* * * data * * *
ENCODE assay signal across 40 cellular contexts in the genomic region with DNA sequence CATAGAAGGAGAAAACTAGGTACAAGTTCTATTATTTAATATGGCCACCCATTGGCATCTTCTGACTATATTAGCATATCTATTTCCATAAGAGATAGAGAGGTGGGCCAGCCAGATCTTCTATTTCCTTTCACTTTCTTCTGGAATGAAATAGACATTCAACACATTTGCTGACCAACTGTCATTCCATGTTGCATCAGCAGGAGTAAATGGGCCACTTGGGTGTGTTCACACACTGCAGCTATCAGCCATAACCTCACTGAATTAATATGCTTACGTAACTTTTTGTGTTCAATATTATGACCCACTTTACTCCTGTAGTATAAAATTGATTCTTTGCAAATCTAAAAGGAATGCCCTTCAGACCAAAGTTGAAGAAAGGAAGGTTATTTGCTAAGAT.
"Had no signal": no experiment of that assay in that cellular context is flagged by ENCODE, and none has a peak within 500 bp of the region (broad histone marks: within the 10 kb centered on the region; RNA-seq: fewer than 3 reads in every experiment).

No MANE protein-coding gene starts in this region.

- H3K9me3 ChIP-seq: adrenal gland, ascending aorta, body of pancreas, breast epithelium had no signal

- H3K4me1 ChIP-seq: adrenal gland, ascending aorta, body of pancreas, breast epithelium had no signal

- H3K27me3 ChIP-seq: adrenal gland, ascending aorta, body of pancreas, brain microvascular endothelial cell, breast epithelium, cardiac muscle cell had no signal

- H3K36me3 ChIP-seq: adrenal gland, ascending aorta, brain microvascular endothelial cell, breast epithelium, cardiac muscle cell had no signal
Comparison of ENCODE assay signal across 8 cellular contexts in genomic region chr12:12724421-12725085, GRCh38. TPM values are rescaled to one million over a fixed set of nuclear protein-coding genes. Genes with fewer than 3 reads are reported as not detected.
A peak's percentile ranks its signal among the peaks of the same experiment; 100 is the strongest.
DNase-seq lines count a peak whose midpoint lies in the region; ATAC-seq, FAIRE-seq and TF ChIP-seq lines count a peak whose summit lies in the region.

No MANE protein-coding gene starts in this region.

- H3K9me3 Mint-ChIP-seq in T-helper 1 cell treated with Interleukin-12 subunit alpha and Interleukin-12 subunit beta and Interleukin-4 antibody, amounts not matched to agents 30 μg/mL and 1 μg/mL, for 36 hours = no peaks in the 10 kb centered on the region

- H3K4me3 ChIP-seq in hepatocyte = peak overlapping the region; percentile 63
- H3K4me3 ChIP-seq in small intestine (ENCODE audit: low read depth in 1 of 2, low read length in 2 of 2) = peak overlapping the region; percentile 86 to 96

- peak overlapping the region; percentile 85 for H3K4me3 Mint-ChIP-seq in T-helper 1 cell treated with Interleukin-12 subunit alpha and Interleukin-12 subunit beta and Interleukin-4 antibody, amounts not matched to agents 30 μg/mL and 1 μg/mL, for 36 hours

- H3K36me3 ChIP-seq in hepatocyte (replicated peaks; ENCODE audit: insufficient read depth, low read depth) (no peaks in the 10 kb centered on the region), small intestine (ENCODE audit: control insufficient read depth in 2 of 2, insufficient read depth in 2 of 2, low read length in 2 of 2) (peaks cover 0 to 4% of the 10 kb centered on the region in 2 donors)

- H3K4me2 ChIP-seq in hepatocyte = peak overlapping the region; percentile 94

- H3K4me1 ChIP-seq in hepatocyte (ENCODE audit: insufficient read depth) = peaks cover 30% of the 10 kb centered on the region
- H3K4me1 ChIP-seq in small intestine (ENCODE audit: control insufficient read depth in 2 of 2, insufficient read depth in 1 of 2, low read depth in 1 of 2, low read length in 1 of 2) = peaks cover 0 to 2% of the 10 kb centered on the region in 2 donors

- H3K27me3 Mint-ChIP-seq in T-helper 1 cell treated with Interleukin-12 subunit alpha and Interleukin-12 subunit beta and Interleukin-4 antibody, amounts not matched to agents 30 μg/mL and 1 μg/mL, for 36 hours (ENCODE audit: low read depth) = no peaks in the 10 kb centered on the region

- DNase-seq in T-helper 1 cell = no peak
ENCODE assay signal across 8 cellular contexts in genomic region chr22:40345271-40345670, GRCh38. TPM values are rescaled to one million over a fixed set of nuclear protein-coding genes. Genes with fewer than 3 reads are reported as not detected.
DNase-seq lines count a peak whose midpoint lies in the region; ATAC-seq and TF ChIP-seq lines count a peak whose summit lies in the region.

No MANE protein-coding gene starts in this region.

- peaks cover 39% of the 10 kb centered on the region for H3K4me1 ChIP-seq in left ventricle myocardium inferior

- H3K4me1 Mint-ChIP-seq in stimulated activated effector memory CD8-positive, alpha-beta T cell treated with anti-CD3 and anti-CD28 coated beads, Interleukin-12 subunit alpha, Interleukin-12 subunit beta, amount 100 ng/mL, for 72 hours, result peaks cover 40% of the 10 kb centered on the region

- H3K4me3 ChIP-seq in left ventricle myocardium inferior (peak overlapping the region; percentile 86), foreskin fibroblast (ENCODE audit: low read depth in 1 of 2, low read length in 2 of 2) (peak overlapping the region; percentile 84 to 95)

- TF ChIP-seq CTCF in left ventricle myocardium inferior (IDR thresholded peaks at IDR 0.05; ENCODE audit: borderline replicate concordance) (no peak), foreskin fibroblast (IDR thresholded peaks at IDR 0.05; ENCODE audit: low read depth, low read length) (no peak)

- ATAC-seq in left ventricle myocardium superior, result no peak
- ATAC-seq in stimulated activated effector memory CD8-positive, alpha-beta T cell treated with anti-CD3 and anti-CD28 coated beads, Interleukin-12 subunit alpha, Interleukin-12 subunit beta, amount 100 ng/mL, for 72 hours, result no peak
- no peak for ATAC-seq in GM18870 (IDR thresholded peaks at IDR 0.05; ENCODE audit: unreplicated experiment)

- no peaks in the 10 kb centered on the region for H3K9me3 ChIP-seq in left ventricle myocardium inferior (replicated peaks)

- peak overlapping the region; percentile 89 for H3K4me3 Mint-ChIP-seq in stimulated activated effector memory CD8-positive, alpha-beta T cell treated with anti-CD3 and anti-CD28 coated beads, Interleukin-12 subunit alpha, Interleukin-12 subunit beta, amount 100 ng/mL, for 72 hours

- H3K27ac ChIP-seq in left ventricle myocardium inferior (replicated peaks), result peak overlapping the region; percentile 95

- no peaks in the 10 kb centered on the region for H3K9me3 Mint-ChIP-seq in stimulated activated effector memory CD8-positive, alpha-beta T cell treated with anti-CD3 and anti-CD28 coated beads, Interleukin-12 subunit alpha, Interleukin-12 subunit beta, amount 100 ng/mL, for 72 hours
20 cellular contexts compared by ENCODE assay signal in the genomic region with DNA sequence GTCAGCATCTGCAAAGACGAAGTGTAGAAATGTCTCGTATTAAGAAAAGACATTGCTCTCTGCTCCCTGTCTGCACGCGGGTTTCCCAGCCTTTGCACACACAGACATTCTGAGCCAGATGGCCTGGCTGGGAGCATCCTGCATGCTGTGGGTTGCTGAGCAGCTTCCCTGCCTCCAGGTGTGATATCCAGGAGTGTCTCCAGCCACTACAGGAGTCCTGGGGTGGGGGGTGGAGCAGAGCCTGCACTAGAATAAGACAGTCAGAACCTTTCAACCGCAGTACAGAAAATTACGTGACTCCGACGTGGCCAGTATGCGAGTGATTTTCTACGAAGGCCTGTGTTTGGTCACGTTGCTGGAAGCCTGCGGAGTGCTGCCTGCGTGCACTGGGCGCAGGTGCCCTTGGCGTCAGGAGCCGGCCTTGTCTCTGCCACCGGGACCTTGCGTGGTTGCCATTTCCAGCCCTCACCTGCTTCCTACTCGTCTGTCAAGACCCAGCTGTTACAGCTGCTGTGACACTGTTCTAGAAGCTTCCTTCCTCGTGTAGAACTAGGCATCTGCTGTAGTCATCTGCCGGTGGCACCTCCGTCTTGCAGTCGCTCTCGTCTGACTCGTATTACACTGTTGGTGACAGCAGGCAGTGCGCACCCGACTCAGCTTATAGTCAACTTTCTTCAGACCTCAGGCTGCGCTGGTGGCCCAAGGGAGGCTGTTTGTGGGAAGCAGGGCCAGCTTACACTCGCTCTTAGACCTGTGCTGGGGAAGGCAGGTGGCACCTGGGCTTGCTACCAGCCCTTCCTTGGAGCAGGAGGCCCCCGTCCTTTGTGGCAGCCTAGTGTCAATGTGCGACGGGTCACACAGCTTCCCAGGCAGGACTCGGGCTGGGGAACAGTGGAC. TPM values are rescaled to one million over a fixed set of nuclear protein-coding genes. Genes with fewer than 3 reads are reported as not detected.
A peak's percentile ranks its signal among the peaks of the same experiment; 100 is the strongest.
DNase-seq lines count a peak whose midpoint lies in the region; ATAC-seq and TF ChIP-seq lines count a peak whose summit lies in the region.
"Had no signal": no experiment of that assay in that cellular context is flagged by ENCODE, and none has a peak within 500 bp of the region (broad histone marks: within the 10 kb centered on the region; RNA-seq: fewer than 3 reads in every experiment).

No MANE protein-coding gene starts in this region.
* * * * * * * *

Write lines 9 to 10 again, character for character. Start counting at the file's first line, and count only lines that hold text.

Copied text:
A peak's percentile ranks its signal among the peaks of the same experiment; 100 is the strongest.
DNase-seq lines count a peak whose midpoint lies in the region; ATAC-seq, FAIRE-seq and TF ChIP-seq lines count a peak whose summit lies in the region.